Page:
Think of the categories ‘digital art’ or ‘new media art’ and lazy critics tends to think of art stuck somewhere in the surly, noncommercial, left-field ‘alternative’ margins of art-making, or of the geeky art-and-technology stuff that fascinates nobody except the nerdy oddballs who are into it. Either way, new media art gets a bad deal – either faddy techie novelty or exaggerated threat to the secure categories of mainstream art.
Think.21, a new Brussels gallery that opened last summer, doesn’t see new media as something outside the mainstream, but as the normal development of artistic production in an era when the experience of digital culture is ubiquitous, rather wondering why art should still be dominated by such ‘old media’ as painting and handmade sculpture. Their Chapter 2 showcase of four international artists elegantly makes the case for a normalised approach to the artistic uses of new media, focusing on how interactive technologies cast new light on traditional questions of imagemaking and spectatorship, and opening on contemporary preoccupations over participation, surveillance and community.
Take Mexican Rafael Lozano-Hemmer’s Glories of Accounting (2005), three flatscreens that remain dark until people approach, at which point images of raised hands blink into view, palms facing out, and rotate as they track the position of each nearby spectator. If their stilted movement and mute watchfulness have a touch of comedy, there’s also an engaging ambiguity – the upraised palm is that most contradictory of gestures, a sign that says ‘go no further’, yet also the universal sign of acknowledgement and recognition of another. Either way, it’s enough to provoke a reflection on how we respond to indicators of human presence, and how our technology might adopt our forms, the better to communicate with us. By contrast, German Björn Schülke’s Observer #2 (2003) is a sinister, unpredictable and cranky robotic tripod mounted with TV monitor, lights, cameras fitted to extendable arms and little propellers to spin it round. Observer erratically wakes up, sticks its camera-limbs out and whirls around while it displays the disorienting feedback. Schülke’s monster seems to suggest a technology oblivious and uninterested, making us subject to its obscure whims.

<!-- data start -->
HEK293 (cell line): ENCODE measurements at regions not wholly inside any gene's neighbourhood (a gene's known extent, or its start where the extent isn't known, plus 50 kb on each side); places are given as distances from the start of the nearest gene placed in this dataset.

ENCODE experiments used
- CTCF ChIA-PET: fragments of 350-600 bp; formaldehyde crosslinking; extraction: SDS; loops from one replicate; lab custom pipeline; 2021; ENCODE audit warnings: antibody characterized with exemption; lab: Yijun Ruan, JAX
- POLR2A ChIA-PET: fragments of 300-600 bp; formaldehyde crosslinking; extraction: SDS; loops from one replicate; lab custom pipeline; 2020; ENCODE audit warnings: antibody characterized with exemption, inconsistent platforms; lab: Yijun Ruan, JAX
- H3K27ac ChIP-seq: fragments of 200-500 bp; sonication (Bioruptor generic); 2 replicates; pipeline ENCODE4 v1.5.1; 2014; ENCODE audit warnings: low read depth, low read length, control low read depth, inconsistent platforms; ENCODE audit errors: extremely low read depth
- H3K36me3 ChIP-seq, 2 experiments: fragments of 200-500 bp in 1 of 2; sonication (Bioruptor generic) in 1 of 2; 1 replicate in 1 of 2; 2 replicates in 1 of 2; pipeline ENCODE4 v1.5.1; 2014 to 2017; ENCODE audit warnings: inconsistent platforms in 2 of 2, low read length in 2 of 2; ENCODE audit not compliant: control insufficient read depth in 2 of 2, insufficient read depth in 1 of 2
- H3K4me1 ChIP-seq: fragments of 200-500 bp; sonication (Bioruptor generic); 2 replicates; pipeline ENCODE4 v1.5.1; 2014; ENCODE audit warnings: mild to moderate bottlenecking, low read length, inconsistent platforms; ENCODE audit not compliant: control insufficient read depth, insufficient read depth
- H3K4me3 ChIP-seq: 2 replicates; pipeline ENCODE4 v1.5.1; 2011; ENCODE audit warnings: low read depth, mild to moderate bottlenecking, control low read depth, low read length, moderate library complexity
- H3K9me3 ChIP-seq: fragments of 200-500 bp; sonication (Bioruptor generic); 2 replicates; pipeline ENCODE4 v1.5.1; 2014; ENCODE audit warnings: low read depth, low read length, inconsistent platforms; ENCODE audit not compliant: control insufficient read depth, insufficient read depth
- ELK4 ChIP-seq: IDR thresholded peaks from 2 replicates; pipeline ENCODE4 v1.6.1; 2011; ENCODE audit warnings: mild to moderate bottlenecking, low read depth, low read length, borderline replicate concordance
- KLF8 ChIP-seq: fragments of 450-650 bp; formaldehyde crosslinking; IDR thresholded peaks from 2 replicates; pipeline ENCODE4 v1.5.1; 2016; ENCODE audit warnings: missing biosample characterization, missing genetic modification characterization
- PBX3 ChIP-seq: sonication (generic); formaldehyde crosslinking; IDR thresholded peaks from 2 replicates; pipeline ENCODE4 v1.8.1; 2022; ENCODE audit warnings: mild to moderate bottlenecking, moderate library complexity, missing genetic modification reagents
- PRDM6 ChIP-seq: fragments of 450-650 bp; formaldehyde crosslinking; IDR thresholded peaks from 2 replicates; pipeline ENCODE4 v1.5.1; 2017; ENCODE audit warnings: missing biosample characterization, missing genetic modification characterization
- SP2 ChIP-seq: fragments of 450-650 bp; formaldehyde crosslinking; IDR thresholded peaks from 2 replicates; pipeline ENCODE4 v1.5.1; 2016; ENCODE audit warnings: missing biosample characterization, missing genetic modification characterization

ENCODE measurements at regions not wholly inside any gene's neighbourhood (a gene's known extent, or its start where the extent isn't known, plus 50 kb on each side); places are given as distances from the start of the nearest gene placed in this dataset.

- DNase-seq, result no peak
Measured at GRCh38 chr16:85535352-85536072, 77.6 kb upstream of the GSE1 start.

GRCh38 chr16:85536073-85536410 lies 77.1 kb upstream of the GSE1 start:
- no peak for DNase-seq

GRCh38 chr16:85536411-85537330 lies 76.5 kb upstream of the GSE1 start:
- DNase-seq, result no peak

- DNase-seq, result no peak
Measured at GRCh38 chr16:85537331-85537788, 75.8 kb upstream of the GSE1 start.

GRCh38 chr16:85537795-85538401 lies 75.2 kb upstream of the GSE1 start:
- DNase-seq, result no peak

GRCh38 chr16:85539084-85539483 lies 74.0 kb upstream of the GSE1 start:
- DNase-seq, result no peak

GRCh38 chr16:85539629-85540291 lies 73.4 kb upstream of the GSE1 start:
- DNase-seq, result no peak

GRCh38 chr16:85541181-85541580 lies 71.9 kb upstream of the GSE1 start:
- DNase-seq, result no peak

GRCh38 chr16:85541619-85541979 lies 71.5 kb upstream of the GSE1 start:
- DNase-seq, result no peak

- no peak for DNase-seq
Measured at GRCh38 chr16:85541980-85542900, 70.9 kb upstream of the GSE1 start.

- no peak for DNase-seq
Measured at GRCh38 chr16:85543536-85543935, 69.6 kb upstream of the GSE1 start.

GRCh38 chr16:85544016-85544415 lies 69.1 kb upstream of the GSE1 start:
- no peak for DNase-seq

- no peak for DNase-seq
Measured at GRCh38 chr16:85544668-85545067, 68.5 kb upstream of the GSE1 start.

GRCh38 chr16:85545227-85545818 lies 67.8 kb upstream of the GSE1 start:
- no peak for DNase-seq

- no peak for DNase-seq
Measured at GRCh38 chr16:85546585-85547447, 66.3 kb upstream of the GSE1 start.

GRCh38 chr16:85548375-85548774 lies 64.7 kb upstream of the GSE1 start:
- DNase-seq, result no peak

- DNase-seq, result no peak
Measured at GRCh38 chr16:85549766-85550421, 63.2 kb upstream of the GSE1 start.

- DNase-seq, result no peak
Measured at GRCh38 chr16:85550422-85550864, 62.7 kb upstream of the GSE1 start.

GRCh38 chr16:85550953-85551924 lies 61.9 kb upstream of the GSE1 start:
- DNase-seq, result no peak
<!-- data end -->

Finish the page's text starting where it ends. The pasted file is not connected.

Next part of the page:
But if surveillance and empathy are appropriate poetics for these digital and algorithmic feedback mechanisms, so too are time and memory. American Lincoln Schatz’s extraordinary plasma screen Cluster (2006) collects video sequences of what happens in the gallery before its camera over a period of weeks, months and potentially even years, merging, crossfading and superimposing fragments of recorded time with live feed. Like Lozano-Hemmer’s Glories, there’s a simple call-and-response attraction to this, but the recursive dislocation of linear time, as visitors slip in and out of view, as moments from the opening night merge with the empty gallery at closing time, produces a powerful consideration of experience, recording and forgetting. Israeli Daniel Rozin’s Snow Mirror (2006) similarly plays out disappearance for all it’s worth, as fuzzy white pixels vaguely feed back the spectator’s image, projected onto a loose gauze screen, yet dissolving like windblown powder into blackness. High-tech and gadgety these works may be, yet the subject under the scrutiny of their cameras is all the more human for it.
By J.J. Charlesworth
ArtReview Magazine | March 2008
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